These are heady days in Iran. For more than a week now, thousands of Iranians have rallied publicly against their government, demanding accountability, transparency and an end to the repressive clerical status quo. In the process, they have presented Iran’s radical theocratic regime with one of the most profound challenges to its authority since the 1979 Islamic Revolution.
On the surface, the protests are reminiscent of the groundswell of popular discontent that erupted in the summer of 2009, following the fraudulent reelection of Mahmoud Ahmadinejad to the Iranian presidency. However, there are clear signs that today’s rallies are more broad-based than the unrest of 2009 ever was. There is also compelling evidence that they are being propelled by different factors, like widespread discontent over poor domestic economic conditions and the opportunity costs of the regime’s expanding regional adventurism. These features, in turn, could make today’s protests more persistent and resilient than their predecessors.
In this ferment, Washington has an important role to play. Obama-era officials have been quick to counsel silence from the new administration, lest American involvement be seen as interference. But these recommendations miss a crucial point: the United States is no disinterested bystander. The United States has both a moral and strategic interest in Iranian freedom, and in seeing the world’s leading state sponsor of terrorism transform into a more constructive regional actor.
With this in mind, the Trump administration would do well to focus on three concrete ways by which it can help Iran’s protests flourish.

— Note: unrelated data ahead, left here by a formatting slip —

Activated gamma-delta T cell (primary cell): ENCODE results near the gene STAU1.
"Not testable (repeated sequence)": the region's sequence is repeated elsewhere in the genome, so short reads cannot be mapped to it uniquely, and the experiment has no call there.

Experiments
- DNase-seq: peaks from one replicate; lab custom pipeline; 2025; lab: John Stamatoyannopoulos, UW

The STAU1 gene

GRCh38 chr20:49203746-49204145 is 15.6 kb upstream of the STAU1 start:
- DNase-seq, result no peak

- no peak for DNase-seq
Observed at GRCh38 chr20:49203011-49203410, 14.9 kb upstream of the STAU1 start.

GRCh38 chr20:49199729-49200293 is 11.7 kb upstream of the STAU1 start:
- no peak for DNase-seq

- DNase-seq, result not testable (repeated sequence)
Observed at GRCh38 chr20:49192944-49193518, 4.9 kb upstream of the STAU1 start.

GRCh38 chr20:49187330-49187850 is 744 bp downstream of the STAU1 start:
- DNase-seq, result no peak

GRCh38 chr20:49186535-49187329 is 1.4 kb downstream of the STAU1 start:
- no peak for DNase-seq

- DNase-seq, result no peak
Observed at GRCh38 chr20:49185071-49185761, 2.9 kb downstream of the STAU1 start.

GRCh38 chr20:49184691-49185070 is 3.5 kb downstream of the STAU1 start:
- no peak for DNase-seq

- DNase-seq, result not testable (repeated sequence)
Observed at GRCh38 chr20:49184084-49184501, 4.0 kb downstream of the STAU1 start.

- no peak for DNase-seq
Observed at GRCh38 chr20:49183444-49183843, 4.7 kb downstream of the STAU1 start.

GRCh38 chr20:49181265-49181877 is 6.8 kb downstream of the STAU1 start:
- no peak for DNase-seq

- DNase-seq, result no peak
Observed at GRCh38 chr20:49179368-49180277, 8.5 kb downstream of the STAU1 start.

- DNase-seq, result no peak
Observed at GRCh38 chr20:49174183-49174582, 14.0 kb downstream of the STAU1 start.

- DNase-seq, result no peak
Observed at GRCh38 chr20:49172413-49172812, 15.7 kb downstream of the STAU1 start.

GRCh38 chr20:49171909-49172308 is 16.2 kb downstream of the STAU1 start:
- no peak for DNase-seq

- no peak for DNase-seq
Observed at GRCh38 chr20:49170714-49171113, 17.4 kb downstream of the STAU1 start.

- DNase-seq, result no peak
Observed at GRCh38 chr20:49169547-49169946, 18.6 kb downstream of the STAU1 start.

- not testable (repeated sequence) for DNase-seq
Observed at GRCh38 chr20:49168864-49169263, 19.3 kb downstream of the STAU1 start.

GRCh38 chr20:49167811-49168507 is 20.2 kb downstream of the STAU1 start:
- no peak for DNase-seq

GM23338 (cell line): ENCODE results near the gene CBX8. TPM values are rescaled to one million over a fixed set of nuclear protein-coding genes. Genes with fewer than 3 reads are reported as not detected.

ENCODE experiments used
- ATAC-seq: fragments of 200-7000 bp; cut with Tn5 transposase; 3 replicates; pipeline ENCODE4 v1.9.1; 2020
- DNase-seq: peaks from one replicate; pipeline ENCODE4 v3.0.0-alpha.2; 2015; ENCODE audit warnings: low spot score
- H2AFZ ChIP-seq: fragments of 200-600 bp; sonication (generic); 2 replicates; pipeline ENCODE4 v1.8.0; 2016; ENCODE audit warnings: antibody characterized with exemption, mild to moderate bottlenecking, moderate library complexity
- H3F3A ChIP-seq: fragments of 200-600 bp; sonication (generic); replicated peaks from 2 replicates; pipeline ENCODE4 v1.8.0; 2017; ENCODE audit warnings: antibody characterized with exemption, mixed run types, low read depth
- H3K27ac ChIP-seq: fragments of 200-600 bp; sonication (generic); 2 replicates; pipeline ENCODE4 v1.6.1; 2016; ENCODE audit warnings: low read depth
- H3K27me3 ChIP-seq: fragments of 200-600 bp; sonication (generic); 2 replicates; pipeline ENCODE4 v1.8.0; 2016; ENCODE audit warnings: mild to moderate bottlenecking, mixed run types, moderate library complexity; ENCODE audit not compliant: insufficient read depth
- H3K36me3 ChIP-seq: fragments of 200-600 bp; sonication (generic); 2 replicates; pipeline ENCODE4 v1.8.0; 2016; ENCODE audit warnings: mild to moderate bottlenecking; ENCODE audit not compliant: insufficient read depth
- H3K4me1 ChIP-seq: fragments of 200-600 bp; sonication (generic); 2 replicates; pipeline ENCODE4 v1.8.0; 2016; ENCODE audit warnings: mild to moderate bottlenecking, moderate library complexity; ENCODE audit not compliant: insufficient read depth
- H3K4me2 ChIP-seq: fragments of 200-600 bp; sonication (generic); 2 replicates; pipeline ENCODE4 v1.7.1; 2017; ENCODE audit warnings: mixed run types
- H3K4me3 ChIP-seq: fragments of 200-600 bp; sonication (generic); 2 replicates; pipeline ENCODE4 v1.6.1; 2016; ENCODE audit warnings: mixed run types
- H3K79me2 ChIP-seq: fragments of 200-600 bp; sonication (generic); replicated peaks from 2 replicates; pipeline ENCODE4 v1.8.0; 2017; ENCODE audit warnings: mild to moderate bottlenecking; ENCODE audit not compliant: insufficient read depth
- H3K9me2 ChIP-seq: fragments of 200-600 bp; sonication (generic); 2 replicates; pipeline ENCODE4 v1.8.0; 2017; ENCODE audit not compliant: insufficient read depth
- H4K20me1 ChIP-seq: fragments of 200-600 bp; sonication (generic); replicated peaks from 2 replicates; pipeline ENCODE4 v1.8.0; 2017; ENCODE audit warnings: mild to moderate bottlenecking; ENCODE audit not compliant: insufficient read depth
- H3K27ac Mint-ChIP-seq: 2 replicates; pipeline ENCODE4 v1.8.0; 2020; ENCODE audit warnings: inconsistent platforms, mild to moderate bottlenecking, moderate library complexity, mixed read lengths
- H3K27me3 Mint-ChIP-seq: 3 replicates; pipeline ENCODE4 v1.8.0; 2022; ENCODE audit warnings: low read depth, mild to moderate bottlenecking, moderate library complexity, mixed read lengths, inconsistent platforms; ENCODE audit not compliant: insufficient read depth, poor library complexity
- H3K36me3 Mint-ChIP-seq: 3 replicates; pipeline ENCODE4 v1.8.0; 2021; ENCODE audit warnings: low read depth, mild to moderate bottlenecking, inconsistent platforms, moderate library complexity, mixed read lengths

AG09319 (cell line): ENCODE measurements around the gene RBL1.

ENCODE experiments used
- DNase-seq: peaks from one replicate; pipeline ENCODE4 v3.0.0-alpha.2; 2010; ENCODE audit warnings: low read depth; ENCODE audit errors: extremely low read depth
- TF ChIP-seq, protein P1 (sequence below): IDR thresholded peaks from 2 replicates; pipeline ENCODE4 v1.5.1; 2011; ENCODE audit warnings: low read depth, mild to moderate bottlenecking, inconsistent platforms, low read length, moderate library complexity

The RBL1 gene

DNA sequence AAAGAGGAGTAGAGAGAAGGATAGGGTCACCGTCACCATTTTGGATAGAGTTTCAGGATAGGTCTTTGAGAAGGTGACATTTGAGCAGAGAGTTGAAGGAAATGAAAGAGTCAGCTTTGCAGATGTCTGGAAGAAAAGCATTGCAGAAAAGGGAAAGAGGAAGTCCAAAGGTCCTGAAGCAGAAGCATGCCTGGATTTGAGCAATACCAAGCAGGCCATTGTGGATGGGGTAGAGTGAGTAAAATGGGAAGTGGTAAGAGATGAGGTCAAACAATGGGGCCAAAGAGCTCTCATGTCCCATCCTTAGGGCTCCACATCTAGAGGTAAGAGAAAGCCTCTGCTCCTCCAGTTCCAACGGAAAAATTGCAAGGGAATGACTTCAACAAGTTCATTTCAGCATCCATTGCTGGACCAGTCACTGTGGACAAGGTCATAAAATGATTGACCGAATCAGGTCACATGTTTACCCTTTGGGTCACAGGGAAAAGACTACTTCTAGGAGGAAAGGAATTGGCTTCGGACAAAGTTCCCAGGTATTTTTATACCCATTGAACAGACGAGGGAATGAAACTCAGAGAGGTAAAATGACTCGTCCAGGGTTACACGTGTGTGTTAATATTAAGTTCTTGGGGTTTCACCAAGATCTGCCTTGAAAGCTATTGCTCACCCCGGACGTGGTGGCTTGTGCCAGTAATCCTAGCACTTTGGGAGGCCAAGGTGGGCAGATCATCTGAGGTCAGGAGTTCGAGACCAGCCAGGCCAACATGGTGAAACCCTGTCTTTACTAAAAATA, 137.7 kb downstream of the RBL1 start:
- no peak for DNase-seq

Communicating American Support
Much like political activists behind the Iron Curtain drew inspiration from America’s backing during the Cold War, Iran’s opposition today needs to know that the United States is engaged and on its side. That didn’t happen the last time Iranians took to the streets, in 2009. Back then, the Obama administration, eager to reach some sort of an accommodation with the Iranian regime, remained largely silent about the unfolding ferment within the Islamic Republic—something that demoralized Iran’s democrats and emboldened the regime in its response to them. Today, the Trump administration’s first priority should be to avoid the same outcome.
Fortunately, when it comes to outreach to Iran, the United States has a potent tool at its disposal. With an estimated combined audience of more than fourteen million Iranians (or nearly 20 percent of the country’s total population of 82 million), the U.S. government’s official Persian-language television and radio outlets—the Voice of America’s Persian News Network and Radio Farda—can be a potent voice in support of Iranian freedom. But that voice is only powerful if administration officials make it a priority to appear on VOA’s airwaves and consistently communicate their backing for Iran’s protesters and their political aspirations. (A secondary—and not insignificant—benefit of such sustained governmental attention would be to ensure that these broadcasters, which have come under criticism in the past for their programming, do a better job of communicating the current administration’s policies and priorities.)